One Disqualifying Condition Is All It Takes To Be Denied A Medical Certificate

by Greg Reigel
© July, 2014 All rights reserved.

When you are dealing with a medical certification issue, it is important to “pick your battles carefully” based upon the facts and proper procedure. This situation was highlighted in a National Transportation Safety Board (NTSB) case, Petition of Cooper, which involved an airman’s appeal of the FAA’s denial of his application for a first class medical certificate. The FAA denied the application based upon the airman’s “history and clinical diagnosis of diabetes mellitus requiring oral hypoglycemic medication for control and bipolar disorder.” The FAA cited 14 C.F.R. §§ 67.113(a)(b)(c), 67.213(a)(b)(c), and 67.313(a)(b)(c) in support of its denial (all three regulations identify diabetes mellitus as a disqualifying condition, although Section 67.113(a)(b)(c) is the regulation specifically applicable to a first class medical certificate). However, the FAA did not cite 14 C.F.R. §§ 67.107, 67.207, nor 67.307, even though those regulations identify bipolar disorder as a disqualifying condition.

The airman appealed the denial to NTSB. However, the administrative law judge (“ALJ”) dismissed the airman’s petition and terminated the case on his own accord without holding a hearing and without any request from the FAA for such a dismissal. The ALJ concluded that a hearing “would serve no useful purpose” because the Board did not have the discretion to reverse the FAA’s denial. The ALJ also rejected the airman’s argument that he did not have bipolar disorder as moot because the airman had admitted to having diabetes mellitus, a specifically disqualifying condition. Of course the airman then appealed the dismissal to the full Board.

On appeal the airman argued that the ALJ erred when he determined that the FAA’s denial of his application based on bipolar disorder was moot in spite of his diagnosis of and treatment for diabetes. The airman contended that whether he had bipolar disorder was a factual issue that the ALJ must resolve after a hearing, and that bipolar disorder is the only condition that might disqualify him since he would otherwise meet the criteria for a special issuance medical under Section 67.401 in spite of his diabetes mellitus.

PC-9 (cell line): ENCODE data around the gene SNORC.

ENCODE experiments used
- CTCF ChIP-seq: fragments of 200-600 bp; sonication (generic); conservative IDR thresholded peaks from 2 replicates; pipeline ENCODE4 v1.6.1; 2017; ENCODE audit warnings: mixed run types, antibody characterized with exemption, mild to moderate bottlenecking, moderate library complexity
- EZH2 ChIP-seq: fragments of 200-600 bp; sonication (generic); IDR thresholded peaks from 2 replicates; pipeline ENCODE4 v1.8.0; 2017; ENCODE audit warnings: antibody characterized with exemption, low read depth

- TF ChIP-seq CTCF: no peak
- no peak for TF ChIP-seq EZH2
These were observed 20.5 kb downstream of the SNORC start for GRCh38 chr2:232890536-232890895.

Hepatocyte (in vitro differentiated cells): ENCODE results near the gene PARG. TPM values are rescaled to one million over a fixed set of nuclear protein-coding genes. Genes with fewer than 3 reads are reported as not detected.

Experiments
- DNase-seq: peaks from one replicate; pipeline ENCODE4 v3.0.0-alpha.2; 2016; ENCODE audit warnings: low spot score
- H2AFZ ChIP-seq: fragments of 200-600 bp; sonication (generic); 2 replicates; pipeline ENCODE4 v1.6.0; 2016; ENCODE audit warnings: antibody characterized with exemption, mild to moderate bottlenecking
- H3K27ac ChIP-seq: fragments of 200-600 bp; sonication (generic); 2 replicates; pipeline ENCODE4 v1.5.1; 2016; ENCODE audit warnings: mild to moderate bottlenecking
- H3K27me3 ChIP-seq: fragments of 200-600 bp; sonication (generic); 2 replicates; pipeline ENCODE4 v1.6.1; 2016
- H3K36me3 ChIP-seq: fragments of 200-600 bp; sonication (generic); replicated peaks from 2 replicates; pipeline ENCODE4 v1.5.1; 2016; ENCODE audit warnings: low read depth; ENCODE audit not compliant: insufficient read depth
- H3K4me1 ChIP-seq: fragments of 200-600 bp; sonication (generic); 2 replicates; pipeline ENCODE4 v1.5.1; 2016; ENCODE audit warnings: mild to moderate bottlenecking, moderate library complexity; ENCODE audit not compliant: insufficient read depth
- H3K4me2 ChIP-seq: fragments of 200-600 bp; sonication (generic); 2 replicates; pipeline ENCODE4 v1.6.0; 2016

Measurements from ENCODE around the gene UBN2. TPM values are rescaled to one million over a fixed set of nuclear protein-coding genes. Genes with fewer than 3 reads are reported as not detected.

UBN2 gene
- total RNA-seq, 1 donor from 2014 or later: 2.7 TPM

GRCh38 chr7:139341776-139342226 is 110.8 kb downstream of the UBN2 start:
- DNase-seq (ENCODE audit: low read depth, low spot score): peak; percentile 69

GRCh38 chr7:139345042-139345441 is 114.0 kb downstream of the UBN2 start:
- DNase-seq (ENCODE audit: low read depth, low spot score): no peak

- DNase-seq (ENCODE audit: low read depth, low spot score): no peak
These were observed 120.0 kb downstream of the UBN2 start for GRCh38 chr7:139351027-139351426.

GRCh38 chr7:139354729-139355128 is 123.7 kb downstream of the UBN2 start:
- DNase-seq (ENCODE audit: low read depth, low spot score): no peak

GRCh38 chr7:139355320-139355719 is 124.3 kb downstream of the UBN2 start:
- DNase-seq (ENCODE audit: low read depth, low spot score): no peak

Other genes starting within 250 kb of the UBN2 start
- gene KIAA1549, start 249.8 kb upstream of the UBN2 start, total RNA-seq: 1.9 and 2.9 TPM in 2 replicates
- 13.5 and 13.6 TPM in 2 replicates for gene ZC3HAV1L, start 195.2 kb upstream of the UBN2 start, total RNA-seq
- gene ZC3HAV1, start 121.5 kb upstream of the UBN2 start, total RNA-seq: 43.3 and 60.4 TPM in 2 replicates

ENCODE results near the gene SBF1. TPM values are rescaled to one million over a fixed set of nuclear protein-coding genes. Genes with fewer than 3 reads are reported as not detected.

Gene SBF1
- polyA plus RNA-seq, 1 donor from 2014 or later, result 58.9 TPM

The Board agreed with the ALJ. It held that the diabetes mellitus was a specifically disqualifying condition and that alone justified the FAA’s denial of the airman’s application for a first class medical certificate. The Board noted that whether the airman qualified for a special issuance in spite of the diabetes mellitus was not an issue before it. Finally, the Board concluded that although the airman had presented evidence that potentially refuted the allegation that he suffered from bipolar disorder, the issue was moot in light of the diabetes mellitus.

The Board’s decision is not a surprise. When an airman is denied a medical based upon an admitted disqualifying condition, an appeal will, in almost all cases, be unsuccessful. In that situation, the only recourse for a denied airman is to seek a special issuance. If the FAA refuses to grant a special issuance, an airman may appeal that denial. However, since the Board defers to the FAA’s discretion in denying a special issuance, the only way to be successful is to show that the denial is arbitrary or capricious (e.g. that the FAA has granted a special issuance in circumstances that are very similar to or identical with those of the denied applicant).

Fortunately for the airman in this case, he can still apply to the FAA for a special issuance and, if he meets the criteria, the FAA may grant a special issuance in spite of his diabetes mellitus. (This is what he should have done before appealing the initial denial). However, the airman may, unfortunately, still have to fight the FAA’s determination that he has bipolar disorder. But if the airman is able to present evidence and facts that convince an ALJ that he does not suffer from bipolar disorder, the airman may ultimately be able to receive a medical certificate.

EDITORʼS NOTE: Greg Reigel is an attorney with Reigel Law Firm, Ltd., a law firm located in Hopkins, Minnesota, which represents clients in aviation and business law matters (, 952-238-1060).

Email your questions or comments to:

This entry was posted in August/September 2014, Aviation Law, Columns, Columns, Uncategorized and tagged , , , , , . Bookmark the permalink.

Leave a Reply